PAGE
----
• drax

            Do you think lobbyists and lawyers are going to give a damn though? Why should they? They don’t think they’re doing anything wrong. Do you think they’ll all change their minds and quit their jobs because somebody marched in the street?

            The ONLY people who are going to care about this are the people in Congress – and only if you either threaten to get rid of them, or actually do.

            Hold those who are actually responsible, responsible. Go to where the one and only source of actual power is. Until this movement becomes “Occupy Congress” it will be pretty pointless.

          • Bluemontsince1961

            For once, I agree with you, drax.

          • TGEoA

            Damn, me too.

          • http://www.exactcom.com.au/proofs/KombiPics/Wrecks/bayBushOvergrown.jpg Overgrown Bush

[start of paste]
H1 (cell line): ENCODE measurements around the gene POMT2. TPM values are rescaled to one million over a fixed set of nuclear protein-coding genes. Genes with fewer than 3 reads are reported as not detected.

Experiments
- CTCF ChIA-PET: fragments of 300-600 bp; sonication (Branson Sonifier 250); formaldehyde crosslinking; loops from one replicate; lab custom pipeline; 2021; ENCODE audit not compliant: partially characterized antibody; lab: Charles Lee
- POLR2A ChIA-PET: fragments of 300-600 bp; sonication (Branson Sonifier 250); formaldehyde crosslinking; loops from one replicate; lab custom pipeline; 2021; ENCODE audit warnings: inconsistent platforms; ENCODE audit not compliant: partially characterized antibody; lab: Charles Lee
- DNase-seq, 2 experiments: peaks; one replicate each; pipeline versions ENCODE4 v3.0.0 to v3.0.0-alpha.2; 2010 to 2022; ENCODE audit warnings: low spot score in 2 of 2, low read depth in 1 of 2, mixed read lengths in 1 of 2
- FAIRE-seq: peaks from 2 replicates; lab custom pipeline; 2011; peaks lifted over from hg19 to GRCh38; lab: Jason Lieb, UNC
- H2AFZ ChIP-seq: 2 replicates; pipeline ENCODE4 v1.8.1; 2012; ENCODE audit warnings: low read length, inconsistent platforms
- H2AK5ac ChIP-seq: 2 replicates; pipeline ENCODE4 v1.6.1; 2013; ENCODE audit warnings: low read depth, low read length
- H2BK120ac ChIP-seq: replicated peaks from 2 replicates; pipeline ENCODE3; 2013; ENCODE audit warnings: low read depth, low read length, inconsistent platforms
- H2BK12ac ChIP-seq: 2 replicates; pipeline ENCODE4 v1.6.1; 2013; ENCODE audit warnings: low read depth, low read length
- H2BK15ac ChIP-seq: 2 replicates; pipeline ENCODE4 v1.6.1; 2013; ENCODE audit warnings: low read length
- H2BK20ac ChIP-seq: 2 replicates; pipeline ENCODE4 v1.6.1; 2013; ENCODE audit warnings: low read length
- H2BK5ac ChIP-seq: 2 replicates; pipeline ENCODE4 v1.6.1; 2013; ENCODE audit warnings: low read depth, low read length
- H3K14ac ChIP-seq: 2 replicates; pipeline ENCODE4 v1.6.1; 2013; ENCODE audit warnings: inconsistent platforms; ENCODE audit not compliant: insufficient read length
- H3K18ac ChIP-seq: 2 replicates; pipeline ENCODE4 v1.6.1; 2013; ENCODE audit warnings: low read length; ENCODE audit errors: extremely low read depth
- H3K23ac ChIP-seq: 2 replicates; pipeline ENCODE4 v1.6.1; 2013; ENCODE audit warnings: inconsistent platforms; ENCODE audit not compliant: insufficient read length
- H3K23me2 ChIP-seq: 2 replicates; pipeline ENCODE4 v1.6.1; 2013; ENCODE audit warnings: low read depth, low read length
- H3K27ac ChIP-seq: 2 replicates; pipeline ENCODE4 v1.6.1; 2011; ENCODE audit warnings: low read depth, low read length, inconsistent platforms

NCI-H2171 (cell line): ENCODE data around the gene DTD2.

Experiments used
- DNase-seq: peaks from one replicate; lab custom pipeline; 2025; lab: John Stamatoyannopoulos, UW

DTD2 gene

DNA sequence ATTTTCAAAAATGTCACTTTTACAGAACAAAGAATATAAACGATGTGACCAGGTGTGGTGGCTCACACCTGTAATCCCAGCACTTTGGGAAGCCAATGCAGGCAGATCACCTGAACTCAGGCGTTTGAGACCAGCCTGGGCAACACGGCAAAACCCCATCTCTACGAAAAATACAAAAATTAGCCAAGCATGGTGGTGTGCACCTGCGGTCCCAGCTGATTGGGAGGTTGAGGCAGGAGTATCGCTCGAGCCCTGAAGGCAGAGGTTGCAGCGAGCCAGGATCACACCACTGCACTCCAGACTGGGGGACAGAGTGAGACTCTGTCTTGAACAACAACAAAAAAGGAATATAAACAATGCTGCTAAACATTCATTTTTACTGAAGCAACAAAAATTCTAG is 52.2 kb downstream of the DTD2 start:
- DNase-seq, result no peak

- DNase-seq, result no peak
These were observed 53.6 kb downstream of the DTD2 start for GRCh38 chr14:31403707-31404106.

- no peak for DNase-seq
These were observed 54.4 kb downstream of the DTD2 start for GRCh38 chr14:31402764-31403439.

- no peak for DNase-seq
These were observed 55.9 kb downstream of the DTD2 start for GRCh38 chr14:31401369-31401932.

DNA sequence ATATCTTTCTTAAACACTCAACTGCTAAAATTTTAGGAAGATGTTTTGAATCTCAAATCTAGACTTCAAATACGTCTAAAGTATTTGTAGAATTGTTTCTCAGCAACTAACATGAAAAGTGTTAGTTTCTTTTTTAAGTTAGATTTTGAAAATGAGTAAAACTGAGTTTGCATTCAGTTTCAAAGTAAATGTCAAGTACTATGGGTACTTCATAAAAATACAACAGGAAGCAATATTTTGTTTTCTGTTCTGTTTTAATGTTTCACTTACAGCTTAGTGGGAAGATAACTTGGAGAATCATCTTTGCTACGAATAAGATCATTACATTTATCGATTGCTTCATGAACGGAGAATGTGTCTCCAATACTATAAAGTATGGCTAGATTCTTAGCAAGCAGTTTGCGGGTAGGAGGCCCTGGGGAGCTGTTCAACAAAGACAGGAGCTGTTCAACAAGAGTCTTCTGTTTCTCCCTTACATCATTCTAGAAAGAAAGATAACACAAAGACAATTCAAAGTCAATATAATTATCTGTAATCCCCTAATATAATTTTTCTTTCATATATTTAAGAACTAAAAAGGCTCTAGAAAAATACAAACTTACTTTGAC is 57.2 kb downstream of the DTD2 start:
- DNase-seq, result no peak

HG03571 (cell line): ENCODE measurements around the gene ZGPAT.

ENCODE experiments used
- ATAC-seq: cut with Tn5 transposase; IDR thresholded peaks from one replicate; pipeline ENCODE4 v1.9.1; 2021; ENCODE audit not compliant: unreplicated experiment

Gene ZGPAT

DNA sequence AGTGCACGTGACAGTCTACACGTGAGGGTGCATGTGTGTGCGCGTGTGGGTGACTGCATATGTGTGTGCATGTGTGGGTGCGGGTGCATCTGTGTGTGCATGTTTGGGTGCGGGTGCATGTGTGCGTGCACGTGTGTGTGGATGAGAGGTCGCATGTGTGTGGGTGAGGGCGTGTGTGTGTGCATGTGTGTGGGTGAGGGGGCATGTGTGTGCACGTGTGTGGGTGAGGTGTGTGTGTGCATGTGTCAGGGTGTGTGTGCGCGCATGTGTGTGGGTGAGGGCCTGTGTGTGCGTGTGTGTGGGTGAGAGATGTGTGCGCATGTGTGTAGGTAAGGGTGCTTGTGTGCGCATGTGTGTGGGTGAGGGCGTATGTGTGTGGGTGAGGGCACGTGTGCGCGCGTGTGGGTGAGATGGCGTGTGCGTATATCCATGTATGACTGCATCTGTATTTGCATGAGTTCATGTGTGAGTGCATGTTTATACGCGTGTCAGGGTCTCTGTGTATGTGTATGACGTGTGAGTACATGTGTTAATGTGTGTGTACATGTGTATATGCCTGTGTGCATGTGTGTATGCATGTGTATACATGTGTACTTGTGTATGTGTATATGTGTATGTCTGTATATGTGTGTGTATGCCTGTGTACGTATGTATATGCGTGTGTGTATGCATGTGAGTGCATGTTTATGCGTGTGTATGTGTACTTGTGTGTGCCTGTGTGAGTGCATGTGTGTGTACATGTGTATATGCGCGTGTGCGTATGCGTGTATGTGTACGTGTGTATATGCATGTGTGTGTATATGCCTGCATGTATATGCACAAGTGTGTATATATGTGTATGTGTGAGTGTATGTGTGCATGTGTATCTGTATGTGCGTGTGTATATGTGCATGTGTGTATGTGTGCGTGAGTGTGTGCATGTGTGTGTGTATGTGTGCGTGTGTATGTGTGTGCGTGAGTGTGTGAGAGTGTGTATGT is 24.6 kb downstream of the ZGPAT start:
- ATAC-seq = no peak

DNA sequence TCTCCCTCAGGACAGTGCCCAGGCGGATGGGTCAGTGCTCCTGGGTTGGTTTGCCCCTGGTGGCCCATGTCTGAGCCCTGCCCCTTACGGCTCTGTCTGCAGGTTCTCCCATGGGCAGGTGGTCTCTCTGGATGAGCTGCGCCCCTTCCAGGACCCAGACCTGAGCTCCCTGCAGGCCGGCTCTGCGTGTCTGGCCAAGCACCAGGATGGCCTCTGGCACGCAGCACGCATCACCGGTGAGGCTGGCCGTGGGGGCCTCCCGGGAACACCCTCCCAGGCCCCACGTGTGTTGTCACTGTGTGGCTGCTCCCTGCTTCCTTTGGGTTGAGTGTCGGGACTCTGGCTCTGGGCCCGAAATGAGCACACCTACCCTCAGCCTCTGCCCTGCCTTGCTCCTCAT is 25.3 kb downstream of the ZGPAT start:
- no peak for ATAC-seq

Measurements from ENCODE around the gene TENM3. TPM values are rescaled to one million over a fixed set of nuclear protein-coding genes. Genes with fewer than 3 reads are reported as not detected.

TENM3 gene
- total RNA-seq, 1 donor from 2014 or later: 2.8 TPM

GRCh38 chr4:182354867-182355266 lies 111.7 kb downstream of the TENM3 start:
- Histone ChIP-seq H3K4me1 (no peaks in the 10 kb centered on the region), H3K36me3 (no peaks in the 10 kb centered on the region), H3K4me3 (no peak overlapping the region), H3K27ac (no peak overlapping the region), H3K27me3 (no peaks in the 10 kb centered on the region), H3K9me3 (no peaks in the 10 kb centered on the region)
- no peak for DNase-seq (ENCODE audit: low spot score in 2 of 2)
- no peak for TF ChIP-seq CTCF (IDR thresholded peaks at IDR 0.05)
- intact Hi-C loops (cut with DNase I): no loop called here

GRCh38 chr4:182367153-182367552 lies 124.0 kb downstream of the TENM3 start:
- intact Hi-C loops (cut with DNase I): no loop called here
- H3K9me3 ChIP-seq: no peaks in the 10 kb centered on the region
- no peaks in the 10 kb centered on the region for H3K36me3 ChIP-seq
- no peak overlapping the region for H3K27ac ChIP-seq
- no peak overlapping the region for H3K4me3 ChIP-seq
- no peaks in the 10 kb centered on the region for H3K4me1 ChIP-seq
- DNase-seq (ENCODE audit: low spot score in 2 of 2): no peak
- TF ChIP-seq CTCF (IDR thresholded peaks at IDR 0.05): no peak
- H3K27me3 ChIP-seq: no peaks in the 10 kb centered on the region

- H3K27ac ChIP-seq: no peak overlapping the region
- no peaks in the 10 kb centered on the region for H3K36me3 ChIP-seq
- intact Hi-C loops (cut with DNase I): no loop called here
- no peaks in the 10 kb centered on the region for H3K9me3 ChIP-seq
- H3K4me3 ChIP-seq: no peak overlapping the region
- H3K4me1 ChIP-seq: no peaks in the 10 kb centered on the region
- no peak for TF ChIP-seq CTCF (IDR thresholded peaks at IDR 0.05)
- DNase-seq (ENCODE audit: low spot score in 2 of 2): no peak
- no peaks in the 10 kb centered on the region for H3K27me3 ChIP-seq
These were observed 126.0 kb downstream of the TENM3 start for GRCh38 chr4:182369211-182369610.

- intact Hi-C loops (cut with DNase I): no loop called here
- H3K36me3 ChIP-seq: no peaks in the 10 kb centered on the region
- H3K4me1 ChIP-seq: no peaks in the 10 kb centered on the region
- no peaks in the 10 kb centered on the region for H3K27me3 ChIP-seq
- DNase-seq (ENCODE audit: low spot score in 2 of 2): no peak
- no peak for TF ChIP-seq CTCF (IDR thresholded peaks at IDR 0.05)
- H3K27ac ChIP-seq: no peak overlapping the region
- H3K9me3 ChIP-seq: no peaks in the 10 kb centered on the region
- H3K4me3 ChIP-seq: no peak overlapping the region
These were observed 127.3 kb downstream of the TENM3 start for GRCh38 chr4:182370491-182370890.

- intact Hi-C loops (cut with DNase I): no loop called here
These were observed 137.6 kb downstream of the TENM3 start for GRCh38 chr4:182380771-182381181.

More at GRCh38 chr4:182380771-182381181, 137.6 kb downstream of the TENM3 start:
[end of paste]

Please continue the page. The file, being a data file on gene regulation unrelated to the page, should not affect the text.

Wow….me too.

          • Josh S

            Well, quitting their jobs isn’t the only answer.

            All protests are disrupting to some degree. That’s sort of the point. And the novelty of having tents in Freedom Plaza has basically worn off. Time to expand tactics. Marching in the street is one of them.

            It’s all about getting heard, getting your message out. Why do you think the elephants parade through the streets when the circus comes to town?

          • ArlingtonChick

            But WHAT, exactly, is their message?!?!? They’ve had two months to convince me that they are not just hanging out and protesting conservatives. I still don’t fully understand their message or their solutions.